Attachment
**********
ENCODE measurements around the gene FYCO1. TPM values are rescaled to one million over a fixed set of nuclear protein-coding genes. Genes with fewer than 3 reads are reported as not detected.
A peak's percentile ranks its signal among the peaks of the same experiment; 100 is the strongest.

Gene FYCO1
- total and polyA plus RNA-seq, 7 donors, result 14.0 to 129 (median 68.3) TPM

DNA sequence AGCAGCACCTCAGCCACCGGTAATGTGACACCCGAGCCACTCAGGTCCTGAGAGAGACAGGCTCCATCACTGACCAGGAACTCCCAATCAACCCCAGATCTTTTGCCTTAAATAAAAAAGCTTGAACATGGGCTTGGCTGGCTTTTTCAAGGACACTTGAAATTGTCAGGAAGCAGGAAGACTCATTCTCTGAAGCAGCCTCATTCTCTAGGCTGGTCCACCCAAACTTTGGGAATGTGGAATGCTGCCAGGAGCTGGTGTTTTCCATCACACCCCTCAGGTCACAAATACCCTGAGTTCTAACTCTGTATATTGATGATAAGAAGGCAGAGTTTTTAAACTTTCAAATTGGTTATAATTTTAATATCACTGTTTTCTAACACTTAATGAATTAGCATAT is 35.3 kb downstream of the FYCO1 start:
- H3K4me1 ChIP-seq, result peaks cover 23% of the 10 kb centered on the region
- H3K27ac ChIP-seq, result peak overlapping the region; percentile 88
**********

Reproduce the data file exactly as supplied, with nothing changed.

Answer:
ENCODE measurements around the gene FYCO1. TPM values are rescaled to one million over a fixed set of nuclear protein-coding genes. Genes with fewer than 3 reads are reported as not detected.
A peak's percentile ranks its signal among the peaks of the same experiment; 100 is the strongest.

Gene FYCO1
- total and polyA plus RNA-seq, 7 donors, result 14.0 to 129 (median 68.3) TPM

DNA sequence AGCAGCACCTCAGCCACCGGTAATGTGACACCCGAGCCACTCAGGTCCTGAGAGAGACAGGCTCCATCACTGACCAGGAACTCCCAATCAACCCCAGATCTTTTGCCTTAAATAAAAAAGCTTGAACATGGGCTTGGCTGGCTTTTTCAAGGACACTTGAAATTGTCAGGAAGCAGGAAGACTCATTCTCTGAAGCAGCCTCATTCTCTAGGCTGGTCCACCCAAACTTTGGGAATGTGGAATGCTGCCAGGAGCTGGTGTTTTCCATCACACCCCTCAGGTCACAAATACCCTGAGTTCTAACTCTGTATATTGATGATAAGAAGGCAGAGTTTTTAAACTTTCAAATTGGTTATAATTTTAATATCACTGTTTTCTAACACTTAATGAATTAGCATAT is 35.3 kb downstream of the FYCO1 start:
- H3K4me1 ChIP-seq, result peaks cover 23% of the 10 kb centered on the region
- H3K27ac ChIP-seq, result peak overlapping the region; percentile 88